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“It was an issue of image. He didn't want it to look like he wasn't strong enough to win
[in the first round]. So they forged the results at least 10 percent. Anyway, he would have
been President. But we were deceived by fake results, so it was unpleasant.”
Unpleasant. If, Alexei added, there had been two candidates running and votes were
forged to actually change who was elected, he may have taken to the streets. But this didn't
rise to that level. He wasn't stirred up.
“It's not such a big deal. Unpleasant, but not such a big deal.”
There's a window into what Putin is managing: something resembling a democracy, a
system that keeps him in power and makes people such as Alexei—educated, and poten-
tially influential if made angry enough—satisfied, happy, and so far, quiet. This makes
me think that if Putin oversteps—if he outright steals an election, say—people like Alexei
would join forces of protest in Moscow, and the government could have a problem on its
hands. It would be not just the middle class of Moscow rising up but also the middle class
elsewhere in Russia, people with means and embarrassed and chagrined to live in a coun-
try where freedoms are restricted. That could bring the clash of ideas—potentially viol-
ent—that Robert, the Memorial activist in Perm, predicted as a possibility. But if Putin
keeps his authoritarian ways in check—enough—he may have latitude. And it may be years
before Russia sees any true political change, depending on the wishes of the younger gen-
For now, Alexei spends as much time as he can on the road. He and his grad school
friends have met up in Colorado a few times, taking on the slopes at Aspen and Vail. He
also has a videography business on the side—a recent video, shot on a snowy mountain,
had young Russian women flying down a slope on skis and snowboards, wearing nothing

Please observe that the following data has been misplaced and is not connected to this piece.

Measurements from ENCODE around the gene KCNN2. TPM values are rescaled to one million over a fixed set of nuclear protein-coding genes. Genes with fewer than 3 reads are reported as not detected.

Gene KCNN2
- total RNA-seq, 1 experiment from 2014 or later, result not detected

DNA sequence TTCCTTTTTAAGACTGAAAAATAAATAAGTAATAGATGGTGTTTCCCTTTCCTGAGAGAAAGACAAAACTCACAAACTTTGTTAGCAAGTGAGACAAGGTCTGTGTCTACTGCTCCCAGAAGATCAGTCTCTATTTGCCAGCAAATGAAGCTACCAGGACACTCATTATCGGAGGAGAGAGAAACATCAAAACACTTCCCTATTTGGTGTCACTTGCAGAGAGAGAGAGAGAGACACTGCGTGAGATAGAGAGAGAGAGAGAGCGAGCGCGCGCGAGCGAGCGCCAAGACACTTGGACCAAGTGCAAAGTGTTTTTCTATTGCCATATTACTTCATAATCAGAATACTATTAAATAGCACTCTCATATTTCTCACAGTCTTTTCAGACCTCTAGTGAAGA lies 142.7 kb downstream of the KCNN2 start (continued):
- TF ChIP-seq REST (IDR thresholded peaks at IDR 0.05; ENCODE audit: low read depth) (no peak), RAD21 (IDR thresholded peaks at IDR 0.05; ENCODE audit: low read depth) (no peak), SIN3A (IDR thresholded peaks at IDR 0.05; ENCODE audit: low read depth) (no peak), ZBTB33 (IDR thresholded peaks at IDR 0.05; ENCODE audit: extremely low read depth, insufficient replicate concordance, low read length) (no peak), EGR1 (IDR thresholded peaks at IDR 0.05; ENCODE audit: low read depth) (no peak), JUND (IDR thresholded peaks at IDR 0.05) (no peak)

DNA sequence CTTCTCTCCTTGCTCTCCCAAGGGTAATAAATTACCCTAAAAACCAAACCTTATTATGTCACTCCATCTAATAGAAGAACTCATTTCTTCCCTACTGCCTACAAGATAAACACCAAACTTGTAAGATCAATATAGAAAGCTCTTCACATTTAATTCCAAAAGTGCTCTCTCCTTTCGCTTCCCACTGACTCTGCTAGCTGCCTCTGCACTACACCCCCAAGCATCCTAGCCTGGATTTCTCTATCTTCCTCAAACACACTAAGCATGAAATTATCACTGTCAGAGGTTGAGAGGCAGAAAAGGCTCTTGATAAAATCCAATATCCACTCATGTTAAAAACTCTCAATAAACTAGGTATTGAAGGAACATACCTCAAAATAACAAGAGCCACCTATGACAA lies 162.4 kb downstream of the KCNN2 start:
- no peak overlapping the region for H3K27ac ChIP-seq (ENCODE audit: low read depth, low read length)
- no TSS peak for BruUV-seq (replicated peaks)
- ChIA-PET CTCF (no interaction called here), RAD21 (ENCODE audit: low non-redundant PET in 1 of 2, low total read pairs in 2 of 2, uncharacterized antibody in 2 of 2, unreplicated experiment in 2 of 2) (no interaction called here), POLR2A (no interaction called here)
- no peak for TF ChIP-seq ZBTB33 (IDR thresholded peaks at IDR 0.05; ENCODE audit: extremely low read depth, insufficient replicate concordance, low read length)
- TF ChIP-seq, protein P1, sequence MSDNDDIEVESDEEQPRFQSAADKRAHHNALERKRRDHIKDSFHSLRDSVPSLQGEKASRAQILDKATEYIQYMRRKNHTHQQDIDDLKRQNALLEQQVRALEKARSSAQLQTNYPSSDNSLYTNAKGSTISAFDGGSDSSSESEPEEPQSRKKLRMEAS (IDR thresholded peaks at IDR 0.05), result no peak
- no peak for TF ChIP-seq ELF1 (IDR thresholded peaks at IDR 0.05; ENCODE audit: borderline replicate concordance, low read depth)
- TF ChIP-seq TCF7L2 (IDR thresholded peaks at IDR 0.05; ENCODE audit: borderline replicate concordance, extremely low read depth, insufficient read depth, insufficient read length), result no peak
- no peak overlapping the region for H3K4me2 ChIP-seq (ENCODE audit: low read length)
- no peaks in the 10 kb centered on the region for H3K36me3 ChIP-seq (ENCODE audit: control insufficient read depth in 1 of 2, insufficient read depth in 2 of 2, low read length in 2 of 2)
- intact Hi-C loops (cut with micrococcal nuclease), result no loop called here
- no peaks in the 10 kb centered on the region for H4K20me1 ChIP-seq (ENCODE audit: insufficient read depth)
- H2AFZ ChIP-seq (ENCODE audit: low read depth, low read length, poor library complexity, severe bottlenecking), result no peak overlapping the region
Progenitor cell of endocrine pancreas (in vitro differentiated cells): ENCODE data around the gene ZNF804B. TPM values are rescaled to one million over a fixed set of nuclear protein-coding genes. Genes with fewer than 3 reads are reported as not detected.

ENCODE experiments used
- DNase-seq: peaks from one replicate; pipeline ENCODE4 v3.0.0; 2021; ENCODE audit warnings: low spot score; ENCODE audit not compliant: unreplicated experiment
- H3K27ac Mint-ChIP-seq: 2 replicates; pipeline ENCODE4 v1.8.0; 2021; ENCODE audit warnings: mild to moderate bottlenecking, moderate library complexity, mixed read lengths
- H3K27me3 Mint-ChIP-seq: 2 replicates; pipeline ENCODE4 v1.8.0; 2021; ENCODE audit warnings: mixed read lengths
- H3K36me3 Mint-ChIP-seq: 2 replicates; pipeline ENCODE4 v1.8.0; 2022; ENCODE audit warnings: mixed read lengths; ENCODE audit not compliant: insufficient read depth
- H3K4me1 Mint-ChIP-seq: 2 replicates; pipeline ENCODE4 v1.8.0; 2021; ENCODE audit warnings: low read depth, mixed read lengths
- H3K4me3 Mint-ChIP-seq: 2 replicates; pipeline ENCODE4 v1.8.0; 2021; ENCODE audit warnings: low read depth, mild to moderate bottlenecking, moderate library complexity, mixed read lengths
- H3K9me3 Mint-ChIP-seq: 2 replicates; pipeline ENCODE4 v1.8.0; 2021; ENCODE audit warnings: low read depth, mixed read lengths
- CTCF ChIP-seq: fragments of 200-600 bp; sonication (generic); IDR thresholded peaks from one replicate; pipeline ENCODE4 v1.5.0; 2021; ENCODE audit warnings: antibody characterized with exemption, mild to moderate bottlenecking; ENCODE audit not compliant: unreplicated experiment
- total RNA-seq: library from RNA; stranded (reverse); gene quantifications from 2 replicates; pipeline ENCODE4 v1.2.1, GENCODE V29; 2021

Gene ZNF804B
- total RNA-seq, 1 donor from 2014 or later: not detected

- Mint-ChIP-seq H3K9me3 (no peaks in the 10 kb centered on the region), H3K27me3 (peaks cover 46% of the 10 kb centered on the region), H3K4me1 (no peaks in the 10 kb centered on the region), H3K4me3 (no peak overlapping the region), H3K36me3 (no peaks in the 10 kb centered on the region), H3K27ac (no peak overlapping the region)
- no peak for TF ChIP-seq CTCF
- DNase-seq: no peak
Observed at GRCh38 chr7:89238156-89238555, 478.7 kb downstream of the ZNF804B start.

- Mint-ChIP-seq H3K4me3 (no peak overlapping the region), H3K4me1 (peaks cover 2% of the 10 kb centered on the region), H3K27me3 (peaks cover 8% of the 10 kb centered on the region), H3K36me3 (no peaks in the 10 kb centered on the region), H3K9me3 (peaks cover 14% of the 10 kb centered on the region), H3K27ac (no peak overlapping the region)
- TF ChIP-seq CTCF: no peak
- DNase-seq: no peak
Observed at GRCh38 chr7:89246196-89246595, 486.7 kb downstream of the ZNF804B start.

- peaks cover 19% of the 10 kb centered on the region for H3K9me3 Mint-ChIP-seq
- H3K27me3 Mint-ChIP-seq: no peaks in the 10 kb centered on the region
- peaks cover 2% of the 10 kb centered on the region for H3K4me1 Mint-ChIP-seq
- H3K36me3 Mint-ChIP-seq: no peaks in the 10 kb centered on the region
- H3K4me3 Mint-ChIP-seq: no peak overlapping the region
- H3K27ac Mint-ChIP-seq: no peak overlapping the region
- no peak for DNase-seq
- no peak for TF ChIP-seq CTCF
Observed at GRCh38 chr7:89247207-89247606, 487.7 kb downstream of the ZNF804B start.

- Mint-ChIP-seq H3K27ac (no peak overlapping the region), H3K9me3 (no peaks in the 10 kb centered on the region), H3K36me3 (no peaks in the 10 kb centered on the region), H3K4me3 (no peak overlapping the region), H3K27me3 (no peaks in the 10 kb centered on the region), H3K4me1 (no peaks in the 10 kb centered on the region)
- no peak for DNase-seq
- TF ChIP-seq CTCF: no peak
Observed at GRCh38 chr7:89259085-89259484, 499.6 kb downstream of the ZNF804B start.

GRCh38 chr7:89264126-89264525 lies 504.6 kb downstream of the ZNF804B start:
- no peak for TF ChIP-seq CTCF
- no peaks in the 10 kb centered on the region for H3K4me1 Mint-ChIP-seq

but bikinis. Alexei himself made a cameo—shirtless. Last check, his video had gotten over
seven million hits on YouTube. “I'm not a fan of skiing, tried it once and that was it,” Rose
tells him. “Even the hot instructor couldn't get me to like it.”
“You just have to keep trying,” Alexei says, putting both hands out, palms up, for em-
phasis, “until it gets fun. The whole thing is fun. You have the skiing. Then the spa, the
sauna, the swimming pool in the open air. Recently, I started snowboarding too. I'm still
dreaming of trying heli-skiing.” (That would be when a helicopter drops you and your skis
off in a remote spot on the mountain.)
At the moment, he's gearing up for his next adventure with some friends—a road trip
from Russia, through Central Asia, into China, across Laos, Vietnam, and Cambodia, and
eventually to Malaysia. “We are driving to the most southern tip of continental Eurasia,”
he declares. It is tempting to frown on his excessive lifestyle, especially in a country where
wealth is concentrated at the top and so many people scrape by. But as Rose and I would
remind ourselves, Alexei, Natalya, and other Russians like them are in many ways success
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